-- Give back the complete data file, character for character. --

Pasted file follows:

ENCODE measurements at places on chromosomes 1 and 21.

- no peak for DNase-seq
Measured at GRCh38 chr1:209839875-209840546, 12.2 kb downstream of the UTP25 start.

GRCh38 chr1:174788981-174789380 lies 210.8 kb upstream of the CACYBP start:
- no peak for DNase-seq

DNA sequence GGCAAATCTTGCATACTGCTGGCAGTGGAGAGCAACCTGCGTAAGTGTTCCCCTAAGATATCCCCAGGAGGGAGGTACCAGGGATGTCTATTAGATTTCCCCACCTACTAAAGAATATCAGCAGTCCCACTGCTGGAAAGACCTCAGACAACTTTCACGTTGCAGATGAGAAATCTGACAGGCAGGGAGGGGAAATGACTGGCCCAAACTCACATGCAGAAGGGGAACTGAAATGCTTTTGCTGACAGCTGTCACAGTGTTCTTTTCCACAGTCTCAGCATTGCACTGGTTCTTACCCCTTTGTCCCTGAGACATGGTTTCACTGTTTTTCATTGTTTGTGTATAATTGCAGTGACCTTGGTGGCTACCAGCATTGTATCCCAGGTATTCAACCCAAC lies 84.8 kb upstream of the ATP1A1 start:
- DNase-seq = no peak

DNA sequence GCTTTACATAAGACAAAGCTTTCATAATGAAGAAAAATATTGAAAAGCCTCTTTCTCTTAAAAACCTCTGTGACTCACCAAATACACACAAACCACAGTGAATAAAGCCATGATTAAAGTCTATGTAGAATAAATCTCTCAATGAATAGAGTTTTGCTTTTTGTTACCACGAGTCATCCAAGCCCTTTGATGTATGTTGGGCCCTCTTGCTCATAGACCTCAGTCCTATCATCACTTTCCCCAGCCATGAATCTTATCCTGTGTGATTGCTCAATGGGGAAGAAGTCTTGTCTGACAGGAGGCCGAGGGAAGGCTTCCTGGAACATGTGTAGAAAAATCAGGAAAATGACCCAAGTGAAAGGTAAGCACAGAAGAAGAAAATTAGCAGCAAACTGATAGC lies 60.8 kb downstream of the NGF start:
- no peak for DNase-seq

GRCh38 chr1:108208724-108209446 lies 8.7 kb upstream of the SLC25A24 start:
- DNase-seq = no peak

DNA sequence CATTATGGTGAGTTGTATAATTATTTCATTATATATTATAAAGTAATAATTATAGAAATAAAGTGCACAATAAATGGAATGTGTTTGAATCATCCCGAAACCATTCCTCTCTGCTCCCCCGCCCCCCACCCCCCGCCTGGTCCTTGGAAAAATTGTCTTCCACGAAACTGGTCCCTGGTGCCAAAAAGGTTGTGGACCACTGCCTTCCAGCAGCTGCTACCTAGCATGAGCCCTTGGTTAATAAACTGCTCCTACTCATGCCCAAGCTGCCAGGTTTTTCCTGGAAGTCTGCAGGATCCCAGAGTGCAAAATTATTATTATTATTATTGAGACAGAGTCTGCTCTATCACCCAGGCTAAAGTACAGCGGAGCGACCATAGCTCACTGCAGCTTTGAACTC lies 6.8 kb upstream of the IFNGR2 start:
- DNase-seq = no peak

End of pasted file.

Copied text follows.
ENCODE measurements at places on chromosomes 1 and 21.

- no peak for DNase-seq
Measured at GRCh38 chr1:209839875-209840546, 12.2 kb downstream of the UTP25 start.

GRCh38 chr1:174788981-174789380 lies 210.8 kb upstream of the CACYBP start:
- no peak for DNase-seq

DNA sequence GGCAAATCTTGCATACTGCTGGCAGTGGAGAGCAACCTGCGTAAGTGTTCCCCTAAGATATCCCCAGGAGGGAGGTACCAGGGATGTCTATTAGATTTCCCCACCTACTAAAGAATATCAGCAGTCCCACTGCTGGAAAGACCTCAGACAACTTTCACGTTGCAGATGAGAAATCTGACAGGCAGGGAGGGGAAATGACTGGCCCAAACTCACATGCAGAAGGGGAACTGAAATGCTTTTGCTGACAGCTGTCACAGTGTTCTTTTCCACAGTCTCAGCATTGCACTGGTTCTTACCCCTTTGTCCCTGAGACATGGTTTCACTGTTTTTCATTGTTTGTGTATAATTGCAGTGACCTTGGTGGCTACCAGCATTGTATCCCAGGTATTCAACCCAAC lies 84.8 kb upstream of the ATP1A1 start:
- DNase-seq = no peak

DNA sequence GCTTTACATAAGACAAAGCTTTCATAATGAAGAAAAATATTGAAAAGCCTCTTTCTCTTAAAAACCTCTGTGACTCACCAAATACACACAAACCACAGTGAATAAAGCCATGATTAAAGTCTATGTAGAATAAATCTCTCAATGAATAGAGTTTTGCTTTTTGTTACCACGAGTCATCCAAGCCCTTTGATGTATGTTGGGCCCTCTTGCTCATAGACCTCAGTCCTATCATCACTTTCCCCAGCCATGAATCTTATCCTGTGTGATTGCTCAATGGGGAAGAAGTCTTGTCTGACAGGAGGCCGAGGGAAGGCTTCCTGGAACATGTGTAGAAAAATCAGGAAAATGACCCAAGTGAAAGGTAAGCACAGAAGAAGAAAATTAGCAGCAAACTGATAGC lies 60.8 kb downstream of the NGF start:
- no peak for DNase-seq

GRCh38 chr1:108208724-108209446 lies 8.7 kb upstream of the SLC25A24 start:
- DNase-seq = no peak

DNA sequence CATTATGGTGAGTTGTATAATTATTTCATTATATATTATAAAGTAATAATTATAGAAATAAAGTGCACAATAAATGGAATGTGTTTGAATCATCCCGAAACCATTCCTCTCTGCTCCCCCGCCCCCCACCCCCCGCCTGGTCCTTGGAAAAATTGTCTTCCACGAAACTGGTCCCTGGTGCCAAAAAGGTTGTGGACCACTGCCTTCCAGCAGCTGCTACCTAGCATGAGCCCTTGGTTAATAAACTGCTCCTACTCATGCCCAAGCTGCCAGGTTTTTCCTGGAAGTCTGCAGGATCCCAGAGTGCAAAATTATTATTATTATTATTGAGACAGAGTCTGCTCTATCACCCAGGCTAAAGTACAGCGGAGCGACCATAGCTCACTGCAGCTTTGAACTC lies 6.8 kb upstream of the IFNGR2 start:
- DNase-seq = no peak